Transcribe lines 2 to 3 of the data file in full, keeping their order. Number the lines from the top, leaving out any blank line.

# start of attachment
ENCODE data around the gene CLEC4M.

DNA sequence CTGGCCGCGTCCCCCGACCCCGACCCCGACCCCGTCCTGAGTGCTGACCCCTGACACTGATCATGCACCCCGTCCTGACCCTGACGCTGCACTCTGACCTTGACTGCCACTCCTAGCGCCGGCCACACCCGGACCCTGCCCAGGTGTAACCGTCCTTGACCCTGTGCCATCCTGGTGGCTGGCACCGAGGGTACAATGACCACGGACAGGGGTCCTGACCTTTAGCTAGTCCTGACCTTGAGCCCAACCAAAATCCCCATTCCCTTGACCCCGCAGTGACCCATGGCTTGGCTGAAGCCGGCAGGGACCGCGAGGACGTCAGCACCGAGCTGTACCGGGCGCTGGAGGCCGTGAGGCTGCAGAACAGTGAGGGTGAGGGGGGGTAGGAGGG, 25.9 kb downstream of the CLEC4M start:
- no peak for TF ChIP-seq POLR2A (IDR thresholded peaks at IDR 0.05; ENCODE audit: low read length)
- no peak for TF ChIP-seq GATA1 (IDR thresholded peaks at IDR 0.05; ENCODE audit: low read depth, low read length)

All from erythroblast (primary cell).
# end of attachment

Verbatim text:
DNA sequence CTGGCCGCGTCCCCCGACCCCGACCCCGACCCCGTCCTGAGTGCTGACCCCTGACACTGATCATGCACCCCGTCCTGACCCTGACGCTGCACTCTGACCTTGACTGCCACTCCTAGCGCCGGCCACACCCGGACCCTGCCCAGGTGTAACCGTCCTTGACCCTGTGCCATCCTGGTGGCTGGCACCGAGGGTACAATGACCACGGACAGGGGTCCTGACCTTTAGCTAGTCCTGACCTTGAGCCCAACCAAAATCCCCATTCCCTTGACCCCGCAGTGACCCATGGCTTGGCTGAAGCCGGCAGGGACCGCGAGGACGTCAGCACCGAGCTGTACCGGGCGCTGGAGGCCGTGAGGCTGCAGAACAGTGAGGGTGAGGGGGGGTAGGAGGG, 25.9 kb downstream of the CLEC4M start:
- no peak for TF ChIP-seq POLR2A (IDR thresholded peaks at IDR 0.05; ENCODE audit: low read length)